Writer, sometimes interstellar hitchhiker, author of Dystopolis, a book.
Watched: Blue Is The Warmest Colour

God. So many feelings and thoughts about this film.

I watched this in a packed cinema with a bunch of middle class British people, and I could hear people shifting in their seats as the now-infamous sex scene entered its sixth, and then seventh minute. There was something curious about it all - too intimate to really be considered pornographic, too defined by medium shots and tribbing (for fuck’s sake, tribbing) to really forget the decidedly male gaze behind the camera.

That ignores the power of this film, though - controversy aside, this film is phenomenal, thanks in no small part to the enigmatic, powerful and often-distressing acting of Adèle Exarchopoulos. Calling it acting feels like an insult - she burns through the screen. Often, her performance is muted, which makes the tears that come later all the more upsetting.

Most impressively, Blue Is The Warmest Colour tells a brutally honest love story without coming up with an artificially satisfying conclusion. Hearts are broken, and are still slowly being mended by time by the ending. There is no overwrought internal monologue - often, we’re forced to figure out what characters are thinking by the small shifts in their expression, or the way they walk, or by the things that catch their eye. It’s gut-wrenching and meditative, all at once. I can’t recommend this enough.

Watched: Blue Is The Warmest Colour

God. So many feelings and thoughts about this film.

I watched this in a packed cinema with a bunch of middle class British people, and I could hear people shifting in their seats as the now-infamous sex scene entered its sixth, and then seventh minute. There was something curious about it all - too intimate to really be considered pornographic, too defined by medium shots and tribbing (for fuck’s sake, tribbing) to really forget the decidedly male gaze behind the camera.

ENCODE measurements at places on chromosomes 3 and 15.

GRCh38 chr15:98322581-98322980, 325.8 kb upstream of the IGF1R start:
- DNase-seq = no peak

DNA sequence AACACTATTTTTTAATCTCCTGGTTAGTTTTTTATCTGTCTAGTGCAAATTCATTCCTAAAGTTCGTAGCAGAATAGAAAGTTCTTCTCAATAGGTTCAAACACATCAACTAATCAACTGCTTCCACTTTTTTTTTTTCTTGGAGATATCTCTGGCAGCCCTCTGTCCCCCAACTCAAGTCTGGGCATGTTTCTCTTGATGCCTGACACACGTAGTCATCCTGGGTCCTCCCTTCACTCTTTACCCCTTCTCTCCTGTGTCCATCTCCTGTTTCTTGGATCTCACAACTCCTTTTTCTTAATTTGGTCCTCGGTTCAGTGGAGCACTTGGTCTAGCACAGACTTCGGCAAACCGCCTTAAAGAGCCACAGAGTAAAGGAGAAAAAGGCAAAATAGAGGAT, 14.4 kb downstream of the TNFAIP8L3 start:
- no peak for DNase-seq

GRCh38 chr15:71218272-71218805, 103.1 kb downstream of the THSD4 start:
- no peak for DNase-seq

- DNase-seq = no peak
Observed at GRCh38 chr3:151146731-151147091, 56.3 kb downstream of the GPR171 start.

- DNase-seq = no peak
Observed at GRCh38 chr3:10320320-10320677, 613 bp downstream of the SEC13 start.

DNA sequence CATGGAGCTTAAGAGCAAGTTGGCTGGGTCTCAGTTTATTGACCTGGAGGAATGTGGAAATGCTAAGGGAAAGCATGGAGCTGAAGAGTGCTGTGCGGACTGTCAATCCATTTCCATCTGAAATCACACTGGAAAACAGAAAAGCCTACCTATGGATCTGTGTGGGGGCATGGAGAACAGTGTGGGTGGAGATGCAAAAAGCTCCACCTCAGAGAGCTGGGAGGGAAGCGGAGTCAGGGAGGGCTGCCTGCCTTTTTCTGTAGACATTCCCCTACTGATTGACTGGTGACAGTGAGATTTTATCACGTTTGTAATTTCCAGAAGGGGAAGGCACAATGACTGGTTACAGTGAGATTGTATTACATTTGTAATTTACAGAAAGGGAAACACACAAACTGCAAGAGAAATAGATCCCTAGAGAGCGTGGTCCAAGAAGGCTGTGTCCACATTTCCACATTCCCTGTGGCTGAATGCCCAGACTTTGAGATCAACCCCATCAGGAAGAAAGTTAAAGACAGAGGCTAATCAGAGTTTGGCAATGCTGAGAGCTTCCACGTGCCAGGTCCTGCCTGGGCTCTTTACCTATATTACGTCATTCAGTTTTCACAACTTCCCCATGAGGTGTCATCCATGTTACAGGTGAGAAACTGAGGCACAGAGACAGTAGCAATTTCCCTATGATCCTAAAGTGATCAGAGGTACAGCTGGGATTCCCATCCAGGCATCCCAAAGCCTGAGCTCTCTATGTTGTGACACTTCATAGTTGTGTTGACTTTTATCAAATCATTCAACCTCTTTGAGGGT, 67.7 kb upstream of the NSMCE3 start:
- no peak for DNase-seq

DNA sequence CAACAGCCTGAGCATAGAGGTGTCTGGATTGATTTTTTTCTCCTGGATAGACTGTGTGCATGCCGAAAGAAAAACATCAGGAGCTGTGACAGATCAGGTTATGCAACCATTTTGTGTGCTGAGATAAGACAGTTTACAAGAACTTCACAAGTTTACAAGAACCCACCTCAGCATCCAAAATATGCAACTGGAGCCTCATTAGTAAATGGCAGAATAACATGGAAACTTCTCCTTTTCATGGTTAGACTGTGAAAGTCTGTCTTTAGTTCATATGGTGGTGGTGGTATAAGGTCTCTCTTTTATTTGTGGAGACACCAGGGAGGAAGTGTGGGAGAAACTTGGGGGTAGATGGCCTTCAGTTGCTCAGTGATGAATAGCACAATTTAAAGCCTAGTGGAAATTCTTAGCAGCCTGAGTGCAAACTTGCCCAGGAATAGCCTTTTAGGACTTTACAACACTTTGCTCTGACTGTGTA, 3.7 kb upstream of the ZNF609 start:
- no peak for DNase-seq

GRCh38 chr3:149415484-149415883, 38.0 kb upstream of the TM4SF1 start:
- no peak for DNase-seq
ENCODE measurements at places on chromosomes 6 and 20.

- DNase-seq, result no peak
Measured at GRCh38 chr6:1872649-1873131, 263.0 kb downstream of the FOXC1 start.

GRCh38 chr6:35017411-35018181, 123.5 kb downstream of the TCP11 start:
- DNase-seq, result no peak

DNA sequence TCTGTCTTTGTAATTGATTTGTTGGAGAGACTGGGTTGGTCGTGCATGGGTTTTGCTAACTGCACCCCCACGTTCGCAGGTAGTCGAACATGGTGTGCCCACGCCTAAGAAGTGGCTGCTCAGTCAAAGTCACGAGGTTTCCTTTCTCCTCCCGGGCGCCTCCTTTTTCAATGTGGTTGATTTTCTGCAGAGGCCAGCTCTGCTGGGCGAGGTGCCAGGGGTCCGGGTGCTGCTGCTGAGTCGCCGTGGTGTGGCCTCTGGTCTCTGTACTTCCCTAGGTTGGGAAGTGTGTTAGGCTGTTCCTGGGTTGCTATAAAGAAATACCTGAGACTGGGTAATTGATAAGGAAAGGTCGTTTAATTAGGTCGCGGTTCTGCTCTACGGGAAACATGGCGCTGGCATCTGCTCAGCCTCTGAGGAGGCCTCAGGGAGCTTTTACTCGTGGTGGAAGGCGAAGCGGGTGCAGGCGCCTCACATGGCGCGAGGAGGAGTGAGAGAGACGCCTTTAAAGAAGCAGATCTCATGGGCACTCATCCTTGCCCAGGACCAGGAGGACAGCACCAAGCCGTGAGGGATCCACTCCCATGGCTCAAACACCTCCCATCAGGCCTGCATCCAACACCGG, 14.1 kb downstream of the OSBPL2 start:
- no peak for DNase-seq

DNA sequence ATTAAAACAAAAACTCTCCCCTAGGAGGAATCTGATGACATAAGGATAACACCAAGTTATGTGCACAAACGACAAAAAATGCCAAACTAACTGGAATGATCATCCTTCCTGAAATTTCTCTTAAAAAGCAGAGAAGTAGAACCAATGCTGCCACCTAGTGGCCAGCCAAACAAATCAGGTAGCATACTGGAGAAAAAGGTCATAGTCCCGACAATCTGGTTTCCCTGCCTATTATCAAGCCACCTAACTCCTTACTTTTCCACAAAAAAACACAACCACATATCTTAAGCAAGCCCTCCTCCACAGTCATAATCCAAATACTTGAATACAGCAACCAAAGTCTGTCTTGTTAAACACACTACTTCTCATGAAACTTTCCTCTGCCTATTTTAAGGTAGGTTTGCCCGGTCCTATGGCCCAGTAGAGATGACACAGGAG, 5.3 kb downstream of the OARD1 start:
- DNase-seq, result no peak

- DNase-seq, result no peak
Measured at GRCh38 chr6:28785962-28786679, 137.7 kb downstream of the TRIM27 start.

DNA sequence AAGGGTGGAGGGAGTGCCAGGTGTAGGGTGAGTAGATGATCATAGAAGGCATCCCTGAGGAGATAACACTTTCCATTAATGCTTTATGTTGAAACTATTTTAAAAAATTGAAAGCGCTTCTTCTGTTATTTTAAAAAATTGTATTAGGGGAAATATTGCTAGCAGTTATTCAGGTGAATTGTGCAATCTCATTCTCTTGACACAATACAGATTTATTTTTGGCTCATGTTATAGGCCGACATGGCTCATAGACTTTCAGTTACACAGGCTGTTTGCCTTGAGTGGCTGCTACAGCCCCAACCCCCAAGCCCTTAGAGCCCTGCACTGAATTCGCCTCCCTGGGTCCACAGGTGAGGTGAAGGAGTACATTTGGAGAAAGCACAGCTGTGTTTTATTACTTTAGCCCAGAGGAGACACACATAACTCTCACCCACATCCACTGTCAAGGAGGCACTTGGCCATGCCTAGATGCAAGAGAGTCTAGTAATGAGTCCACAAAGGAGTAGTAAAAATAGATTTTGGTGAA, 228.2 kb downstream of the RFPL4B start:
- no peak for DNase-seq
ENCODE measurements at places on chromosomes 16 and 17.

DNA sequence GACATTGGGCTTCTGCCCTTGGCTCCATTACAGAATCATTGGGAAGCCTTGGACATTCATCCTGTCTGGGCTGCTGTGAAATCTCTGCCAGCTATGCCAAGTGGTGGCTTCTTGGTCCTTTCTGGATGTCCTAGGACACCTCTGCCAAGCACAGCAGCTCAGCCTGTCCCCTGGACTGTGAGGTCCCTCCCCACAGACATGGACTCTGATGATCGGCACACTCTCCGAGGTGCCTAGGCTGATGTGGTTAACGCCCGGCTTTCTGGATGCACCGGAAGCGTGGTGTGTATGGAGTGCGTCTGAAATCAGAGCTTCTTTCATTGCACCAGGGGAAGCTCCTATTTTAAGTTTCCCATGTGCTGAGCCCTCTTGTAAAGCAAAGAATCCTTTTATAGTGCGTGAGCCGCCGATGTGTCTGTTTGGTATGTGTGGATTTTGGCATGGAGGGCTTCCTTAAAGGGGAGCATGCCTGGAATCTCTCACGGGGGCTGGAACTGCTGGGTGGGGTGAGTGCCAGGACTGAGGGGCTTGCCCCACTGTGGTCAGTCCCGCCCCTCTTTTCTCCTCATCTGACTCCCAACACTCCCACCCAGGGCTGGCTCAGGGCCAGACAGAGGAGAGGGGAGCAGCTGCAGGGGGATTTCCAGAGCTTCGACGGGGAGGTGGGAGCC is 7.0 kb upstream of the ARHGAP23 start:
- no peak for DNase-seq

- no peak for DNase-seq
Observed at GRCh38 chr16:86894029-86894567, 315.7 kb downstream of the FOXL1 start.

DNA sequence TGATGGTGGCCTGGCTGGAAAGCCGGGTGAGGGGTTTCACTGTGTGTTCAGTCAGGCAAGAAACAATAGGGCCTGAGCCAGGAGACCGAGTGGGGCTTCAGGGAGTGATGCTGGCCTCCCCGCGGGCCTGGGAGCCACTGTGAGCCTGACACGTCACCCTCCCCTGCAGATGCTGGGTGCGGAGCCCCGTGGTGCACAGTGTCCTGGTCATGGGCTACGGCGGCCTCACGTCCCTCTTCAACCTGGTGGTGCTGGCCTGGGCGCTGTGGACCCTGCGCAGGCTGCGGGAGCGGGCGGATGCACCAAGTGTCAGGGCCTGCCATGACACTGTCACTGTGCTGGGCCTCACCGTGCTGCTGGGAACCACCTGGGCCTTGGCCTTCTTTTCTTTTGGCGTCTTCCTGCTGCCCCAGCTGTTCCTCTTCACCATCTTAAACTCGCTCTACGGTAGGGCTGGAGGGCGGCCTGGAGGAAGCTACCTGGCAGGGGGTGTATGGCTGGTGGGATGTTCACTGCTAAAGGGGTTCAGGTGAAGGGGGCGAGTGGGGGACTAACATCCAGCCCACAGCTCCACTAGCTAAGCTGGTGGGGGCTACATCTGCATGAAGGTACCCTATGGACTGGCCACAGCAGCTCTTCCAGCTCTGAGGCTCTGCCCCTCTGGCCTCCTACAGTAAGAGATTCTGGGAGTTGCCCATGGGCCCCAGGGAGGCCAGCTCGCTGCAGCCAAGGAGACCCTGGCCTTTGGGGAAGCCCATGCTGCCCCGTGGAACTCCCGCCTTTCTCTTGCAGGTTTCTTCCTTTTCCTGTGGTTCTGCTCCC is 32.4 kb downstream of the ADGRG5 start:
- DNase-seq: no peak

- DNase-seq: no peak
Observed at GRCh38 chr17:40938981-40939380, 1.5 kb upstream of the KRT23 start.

That ignores the power of this film, though - controversy aside, this film is phenomenal, thanks in no small part to the enigmatic, powerful and often-distressing acting of Adèle Exarchopoulos. Calling it acting feels like an insult - she burns through the screen. Often, her performance is muted, which makes the tears that come later all the more upsetting.

Most impressively, Blue Is The Warmest Colour tells a brutally honest love story without coming up with an artificially satisfying conclusion. Hearts are broken, and are still slowly being mended by time by the ending. There is no overwrought internal monologue - often, we’re forced to figure out what characters are thinking by the small shifts in their expression, or the way they walk, or by the things that catch their eye. It’s gut-wrenching and meditative, all at once. I can’t recommend this enough.

  1. kahvekremaseker reblogged this from chris and added:
    Blue is the warmest colour/La Vie d’Adèle (2013) //www.youtube.com/watch?v=aaXnTVsraEc //www.imdb.com/title/tt2278871/
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